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Binge drinking continues to rise — particularly among women and seniors

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April 18, 2017
  • By: Beverly Merz, Executive Editor, Harvard Women's Health Watch

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Comments

MW
April 19, 2017

It is incredibly irresponsible to NOT mention in an article like this that drinking is associated with breast cancer risk for women, and that this risk increases significantly in older (post-menopausal) women.

Sally
April 19, 2017

Please, let’s stop the victim blaming. I think it is highly unlikely that increased drinking by women oven 60 is increasing their chances of sexual assault or unintended pregnancies.

Betty Slutsky
April 19, 2017

“Binge drinking increases the risk of […] susceptibility to sexual assaults”
Really? And here I thought it was proximity to rapists.

OAtext
April 19, 2017

Well information,Addictions in one frame or other influence a large number of individuals in this nation. For anyone after more information, I’d strongly recommend the resources here Addiction research Journal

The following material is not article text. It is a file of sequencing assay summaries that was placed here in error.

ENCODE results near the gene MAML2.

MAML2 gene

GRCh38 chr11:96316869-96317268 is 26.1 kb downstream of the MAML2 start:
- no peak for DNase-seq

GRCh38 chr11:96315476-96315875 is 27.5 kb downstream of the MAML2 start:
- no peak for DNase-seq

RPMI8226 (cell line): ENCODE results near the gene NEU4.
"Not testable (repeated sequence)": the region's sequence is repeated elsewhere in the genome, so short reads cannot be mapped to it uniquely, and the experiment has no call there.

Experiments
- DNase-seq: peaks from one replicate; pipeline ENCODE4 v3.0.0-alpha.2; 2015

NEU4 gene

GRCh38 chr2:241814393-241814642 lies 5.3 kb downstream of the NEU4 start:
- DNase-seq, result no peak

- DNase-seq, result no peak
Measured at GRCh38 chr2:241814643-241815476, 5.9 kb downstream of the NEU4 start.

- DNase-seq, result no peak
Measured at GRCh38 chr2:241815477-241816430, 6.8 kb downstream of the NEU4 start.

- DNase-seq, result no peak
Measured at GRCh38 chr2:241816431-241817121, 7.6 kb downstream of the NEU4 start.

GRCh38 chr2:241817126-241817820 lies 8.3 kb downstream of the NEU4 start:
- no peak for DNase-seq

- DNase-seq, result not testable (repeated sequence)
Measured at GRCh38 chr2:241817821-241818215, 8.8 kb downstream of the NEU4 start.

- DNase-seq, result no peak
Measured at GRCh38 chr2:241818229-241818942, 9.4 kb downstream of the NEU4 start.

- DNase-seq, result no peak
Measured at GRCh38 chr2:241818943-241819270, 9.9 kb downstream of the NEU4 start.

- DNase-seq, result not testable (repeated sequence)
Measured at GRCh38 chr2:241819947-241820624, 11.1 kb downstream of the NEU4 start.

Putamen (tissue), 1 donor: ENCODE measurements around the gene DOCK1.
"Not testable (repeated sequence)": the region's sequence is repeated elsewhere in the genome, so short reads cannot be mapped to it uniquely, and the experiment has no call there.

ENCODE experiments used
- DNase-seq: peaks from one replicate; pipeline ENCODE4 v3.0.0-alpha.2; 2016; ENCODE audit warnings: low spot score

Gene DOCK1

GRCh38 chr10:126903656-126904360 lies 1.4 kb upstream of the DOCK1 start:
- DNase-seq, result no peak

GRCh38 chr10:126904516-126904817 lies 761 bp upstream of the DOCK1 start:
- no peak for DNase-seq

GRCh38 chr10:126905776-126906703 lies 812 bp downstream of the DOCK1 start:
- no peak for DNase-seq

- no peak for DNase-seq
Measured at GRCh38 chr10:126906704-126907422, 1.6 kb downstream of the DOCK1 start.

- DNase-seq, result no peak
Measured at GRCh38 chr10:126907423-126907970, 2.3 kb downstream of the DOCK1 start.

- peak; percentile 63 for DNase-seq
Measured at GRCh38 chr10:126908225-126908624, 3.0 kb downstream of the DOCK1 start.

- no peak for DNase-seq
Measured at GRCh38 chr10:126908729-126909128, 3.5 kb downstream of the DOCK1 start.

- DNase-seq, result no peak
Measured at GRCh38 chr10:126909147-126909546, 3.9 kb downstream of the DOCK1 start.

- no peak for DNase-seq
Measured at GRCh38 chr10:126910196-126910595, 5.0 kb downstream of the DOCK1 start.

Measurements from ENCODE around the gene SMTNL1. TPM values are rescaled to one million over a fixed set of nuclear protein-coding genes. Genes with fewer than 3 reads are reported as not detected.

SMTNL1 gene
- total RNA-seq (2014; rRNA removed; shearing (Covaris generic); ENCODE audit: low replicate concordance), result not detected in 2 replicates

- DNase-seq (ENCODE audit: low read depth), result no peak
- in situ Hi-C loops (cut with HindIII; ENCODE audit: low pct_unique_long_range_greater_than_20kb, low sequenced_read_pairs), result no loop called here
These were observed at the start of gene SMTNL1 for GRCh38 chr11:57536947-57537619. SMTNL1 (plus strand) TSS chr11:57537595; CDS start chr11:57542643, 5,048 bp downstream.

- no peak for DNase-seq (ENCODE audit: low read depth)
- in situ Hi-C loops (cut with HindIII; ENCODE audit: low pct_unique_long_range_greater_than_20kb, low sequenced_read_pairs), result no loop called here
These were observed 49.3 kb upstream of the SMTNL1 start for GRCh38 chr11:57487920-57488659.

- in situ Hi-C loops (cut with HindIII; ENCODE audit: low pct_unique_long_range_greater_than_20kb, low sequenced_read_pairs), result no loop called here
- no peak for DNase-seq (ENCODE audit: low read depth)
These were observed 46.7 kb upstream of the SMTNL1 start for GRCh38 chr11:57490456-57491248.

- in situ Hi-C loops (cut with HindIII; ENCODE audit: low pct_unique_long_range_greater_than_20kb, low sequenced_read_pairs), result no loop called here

Shirley Colee
April 19, 2017

The USA government guidelines issued in the early 2000’s and the government pamphlet “Rethinking Drinking” cite problem drinking to be more than one drink a day for women, or two for men. For older people, 65 plus or those taking certain medications, even one drink a day is generally counter indicated. I’m a 70 year old women – the first of the Baby Boomers. It’s saddened me to see that some of my favorite women friends are addicted to alcohol and the toll it’s taken on their health. I’m also a healthcare professional, and I note that it was insurance companies, often the dreaded by doctors HMO’s, that first started requiring healthcare workers accepting the patients under their plans, to ask about and treat alcohol problems, depression, smoking, obesity, lack of socialization and lack of exercise. These issues should be foremost interventions for any healthcare practitioner without goading from a patient’s insurance company.

ramdan
April 18, 2017

if this happens because of the high stress level?

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